RMMW: Do you feel social media hinders or helps writers?

SS: Social media can absolutely help writers and/or hinder. It can do both, but it depends on the perspective. Personally, social media has helped me to evolve as a writer and person. I've found support on social media and formed amazing connections. I've also found a wide variety of inspiration as I read the work of many I admire here on IG. However, it can be discouraging as a writer if you approach social media with comparisons. Comparison is the thief of all joy and as a writer we can lose sight of our own vision and voice if we do this.

RMMW: What is your favourite time of day to write?

SS: I need to write when I feel it and most times this happens at night.

RMMW: What is your process? Do you go to the pen and parchment first or right to the computer or device?


SS: I keep a journal and I have a place for notes in my phone. My handwriting isn't exactly legible, but I definitely scribble when I can't look at my phone.

RMMW: What is your favourite poem written by you?

SS: This is easy, The Great Existence Experiment is my favorite. I think as humans we dig deeply and want to understand ourselves. We want to understand life. Yet, without a blueprint to navigate life we can only expect to do the best we can with what we have until we know better and evolve as we go. I described human existence here and touched on Freud's theories. There's a line describing Freud to be the clinical version of a poet's lyrical. It summed up emotion and life for me from the perspective of two very different points of view. I wrote enough for ten slides and elaborated on mental health, relationships, etc. I related to Freud in this piece as a poet and human who both stumbles and relies on the turbulence of life as inspiration. I elaborate on Freud. He is the perfect example of a searcher. Wounded. Curious. Foolish. Brilliant. This piece was inspired the day I dyed my hair blue. In SoCal wine is practically handed to you as you walk in the door at most salons, especially downtown. I wrote this sitting in my hairstylist's chair and then I read it for a tiny audience of potentially buzzed women. It was the greatest but weirdest day of self care that I've ever had.

RMMW: What themes do you relish exploring throughout your writing?

SS: I write about social issues more than anything else. Writing equates healing and advocating at the same time for me. I'm super transparent about past experiences relating to trauma. I pour sorrow into most of my work relating to my own experiences, loss, and diagnoses. Domestic violence is at the top of the list for causes that I'd like to see more awareness on, and family preservation is right beside it. I also put emphasis on mental health and healing/recovery in just about every piece. Nonetheless, a common theme is social issues that range from substance abuse, poverty, mental health, domestic violence, sexual assault, etc. However, I can write lighthearted pieces. In earlier pieces I explored sensuality and those are always a pleasant surprise. AND on the complete opposite end there's also a ton of poetry and art I create for my children where I've written about elephants and pandas. My children love Dr. Seuss and there are still three books I can recite word for word that have inspired plenty of children's poetry. Also, on that note I'm very in touch with the rhymes in general. There's also quite a few paintings and drawings related to whatever animal or cartoon that makes them smile that have inspired poetry as well. I've shared two or three pieces like these on my page. I put healing and my causes as my primary themes, but I remind myself to explore variety whenever possible, the wise Peter Merriot once told me that "Tragedy is not wrong; and tragedy is not all."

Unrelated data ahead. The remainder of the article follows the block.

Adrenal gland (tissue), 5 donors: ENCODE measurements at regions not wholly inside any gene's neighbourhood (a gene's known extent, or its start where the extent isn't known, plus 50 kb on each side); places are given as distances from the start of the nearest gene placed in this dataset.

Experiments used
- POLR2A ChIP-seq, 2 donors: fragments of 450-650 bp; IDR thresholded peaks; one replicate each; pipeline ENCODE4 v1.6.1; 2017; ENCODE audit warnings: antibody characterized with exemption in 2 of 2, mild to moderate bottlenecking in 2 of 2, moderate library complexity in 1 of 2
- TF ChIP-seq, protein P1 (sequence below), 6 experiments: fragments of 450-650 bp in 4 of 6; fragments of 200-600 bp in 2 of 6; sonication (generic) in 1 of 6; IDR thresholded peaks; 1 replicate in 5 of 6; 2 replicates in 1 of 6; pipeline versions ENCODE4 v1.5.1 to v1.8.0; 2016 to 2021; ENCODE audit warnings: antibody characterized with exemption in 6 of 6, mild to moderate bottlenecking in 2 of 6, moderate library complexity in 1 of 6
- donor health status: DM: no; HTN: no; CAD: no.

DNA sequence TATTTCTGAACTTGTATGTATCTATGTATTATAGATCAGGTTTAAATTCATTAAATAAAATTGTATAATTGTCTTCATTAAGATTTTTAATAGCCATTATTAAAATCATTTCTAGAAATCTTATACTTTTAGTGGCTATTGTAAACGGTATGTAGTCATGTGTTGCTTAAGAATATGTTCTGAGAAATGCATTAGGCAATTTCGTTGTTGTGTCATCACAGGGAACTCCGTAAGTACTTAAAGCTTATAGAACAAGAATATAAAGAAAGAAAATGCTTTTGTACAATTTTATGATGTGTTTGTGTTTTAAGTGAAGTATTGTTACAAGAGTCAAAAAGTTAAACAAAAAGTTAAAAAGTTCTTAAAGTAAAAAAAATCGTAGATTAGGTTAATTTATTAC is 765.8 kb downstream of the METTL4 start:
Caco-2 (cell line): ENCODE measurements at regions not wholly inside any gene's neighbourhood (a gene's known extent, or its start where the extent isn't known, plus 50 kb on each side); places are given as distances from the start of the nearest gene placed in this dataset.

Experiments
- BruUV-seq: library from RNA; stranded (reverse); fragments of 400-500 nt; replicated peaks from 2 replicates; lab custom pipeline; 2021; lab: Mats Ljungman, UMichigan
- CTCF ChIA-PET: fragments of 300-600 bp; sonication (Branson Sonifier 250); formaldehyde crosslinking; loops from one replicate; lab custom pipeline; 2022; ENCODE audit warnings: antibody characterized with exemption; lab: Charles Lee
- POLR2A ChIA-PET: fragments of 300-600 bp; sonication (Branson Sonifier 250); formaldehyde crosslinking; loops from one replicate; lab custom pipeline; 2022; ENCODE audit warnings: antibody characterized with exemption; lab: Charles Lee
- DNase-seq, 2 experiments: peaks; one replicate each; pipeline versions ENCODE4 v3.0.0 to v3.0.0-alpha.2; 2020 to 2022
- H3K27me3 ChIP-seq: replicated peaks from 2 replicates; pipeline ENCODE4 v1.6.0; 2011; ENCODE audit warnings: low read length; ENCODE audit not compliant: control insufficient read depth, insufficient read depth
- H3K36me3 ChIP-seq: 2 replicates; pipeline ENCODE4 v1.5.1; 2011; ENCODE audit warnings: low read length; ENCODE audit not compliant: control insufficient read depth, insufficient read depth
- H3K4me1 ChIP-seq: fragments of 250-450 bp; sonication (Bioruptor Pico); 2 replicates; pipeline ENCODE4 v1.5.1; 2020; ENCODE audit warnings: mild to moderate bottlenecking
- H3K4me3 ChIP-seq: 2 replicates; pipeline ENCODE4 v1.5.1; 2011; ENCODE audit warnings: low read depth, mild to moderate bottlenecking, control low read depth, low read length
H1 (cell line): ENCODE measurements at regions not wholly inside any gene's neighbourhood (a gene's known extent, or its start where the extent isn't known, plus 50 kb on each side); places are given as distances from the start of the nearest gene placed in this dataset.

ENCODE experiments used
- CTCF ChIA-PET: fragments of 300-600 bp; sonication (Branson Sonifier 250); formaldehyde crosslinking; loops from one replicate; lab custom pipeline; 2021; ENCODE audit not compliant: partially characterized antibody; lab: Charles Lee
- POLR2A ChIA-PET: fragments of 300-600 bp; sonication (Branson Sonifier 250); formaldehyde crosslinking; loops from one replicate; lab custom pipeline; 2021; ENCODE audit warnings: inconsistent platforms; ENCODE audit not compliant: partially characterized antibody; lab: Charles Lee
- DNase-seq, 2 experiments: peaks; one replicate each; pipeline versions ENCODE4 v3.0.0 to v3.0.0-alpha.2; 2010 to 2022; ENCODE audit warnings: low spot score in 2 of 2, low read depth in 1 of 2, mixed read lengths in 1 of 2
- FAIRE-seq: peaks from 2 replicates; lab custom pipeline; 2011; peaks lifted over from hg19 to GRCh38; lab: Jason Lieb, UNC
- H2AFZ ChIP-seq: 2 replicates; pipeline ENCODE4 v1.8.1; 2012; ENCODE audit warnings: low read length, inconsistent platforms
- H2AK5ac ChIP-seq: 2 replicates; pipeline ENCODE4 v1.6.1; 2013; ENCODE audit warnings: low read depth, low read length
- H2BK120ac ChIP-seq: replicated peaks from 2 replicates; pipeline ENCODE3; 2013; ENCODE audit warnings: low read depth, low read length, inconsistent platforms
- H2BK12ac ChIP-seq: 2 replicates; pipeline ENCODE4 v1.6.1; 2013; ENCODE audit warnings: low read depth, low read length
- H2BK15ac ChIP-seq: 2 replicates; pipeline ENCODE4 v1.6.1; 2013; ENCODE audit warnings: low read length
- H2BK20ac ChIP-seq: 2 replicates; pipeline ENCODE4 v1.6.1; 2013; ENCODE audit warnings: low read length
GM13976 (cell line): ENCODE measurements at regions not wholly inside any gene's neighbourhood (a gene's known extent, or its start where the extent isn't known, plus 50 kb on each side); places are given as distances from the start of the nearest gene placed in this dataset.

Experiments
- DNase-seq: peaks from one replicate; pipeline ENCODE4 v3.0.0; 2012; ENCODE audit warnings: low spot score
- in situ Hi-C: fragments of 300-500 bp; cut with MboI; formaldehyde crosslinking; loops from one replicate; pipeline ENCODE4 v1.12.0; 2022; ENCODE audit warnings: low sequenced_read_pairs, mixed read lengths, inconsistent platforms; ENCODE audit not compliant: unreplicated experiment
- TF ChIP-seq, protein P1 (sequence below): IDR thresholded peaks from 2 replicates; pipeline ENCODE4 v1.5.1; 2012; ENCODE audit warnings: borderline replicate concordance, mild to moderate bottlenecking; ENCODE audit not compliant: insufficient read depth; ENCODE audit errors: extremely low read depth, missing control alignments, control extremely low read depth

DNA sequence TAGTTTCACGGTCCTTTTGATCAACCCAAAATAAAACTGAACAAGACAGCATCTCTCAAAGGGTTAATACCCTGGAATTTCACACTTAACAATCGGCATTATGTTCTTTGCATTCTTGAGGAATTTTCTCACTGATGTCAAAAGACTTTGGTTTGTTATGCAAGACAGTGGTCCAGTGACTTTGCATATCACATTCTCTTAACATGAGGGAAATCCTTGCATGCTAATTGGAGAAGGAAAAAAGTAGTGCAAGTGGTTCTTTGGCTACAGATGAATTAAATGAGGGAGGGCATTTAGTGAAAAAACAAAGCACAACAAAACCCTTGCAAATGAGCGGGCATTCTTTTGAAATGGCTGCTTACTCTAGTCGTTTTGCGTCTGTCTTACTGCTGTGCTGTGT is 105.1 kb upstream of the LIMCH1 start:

RMMW: How does writing make you feel?

SS: Writing makes me feel empowered and lighter. I can only imagine how flustered I'd feel if I had to walk around unable to express everything that I have in my heart and mind. Writing makes me feel like evolution of humanity is possible every time someone relates to something I write, and I experience mutual compassion. Writing makes me feel grateful.

RMMW: Who are your favourite indie writers to read?